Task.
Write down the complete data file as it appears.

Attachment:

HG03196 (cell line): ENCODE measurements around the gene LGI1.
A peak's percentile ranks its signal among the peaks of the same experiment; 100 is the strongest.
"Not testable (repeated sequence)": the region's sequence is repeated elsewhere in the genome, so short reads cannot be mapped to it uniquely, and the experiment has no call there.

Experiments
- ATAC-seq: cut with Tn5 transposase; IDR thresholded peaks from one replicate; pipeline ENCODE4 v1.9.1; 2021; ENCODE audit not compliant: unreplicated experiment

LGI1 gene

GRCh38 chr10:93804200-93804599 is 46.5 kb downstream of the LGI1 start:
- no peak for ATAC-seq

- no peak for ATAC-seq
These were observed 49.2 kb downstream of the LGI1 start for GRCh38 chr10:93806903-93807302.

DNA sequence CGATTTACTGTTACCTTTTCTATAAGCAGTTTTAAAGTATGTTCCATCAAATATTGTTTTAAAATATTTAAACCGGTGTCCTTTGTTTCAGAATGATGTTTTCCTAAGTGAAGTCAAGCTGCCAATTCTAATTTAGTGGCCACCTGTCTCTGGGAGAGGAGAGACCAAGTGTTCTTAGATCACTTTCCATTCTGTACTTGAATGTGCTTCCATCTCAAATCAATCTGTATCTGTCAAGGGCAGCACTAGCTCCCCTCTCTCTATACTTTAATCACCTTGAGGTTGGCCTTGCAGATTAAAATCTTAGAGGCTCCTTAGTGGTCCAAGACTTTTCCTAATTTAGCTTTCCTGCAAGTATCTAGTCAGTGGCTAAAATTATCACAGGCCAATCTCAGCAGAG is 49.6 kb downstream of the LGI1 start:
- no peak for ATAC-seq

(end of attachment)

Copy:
HG03196 (cell line): ENCODE measurements around the gene LGI1.
A peak's percentile ranks its signal among the peaks of the same experiment; 100 is the strongest.
"Not testable (repeated sequence)": the region's sequence is repeated elsewhere in the genome, so short reads cannot be mapped to it uniquely, and the experiment has no call there.

Experiments
- ATAC-seq: cut with Tn5 transposase; IDR thresholded peaks from one replicate; pipeline ENCODE4 v1.9.1; 2021; ENCODE audit not compliant: unreplicated experiment

LGI1 gene

GRCh38 chr10:93804200-93804599 is 46.5 kb downstream of the LGI1 start:
- no peak for ATAC-seq

- no peak for ATAC-seq
These were observed 49.2 kb downstream of the LGI1 start for GRCh38 chr10:93806903-93807302.

DNA sequence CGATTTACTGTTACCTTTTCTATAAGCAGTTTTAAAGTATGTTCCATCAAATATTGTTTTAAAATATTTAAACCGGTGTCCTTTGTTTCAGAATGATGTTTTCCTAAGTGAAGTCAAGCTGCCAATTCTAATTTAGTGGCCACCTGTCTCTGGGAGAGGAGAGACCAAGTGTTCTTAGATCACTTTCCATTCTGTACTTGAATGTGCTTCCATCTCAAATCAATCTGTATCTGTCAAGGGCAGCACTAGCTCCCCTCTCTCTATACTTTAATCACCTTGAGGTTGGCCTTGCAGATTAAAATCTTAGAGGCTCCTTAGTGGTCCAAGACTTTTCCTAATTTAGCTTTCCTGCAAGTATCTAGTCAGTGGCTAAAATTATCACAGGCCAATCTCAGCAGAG is 49.6 kb downstream of the LGI1 start:
- no peak for ATAC-seq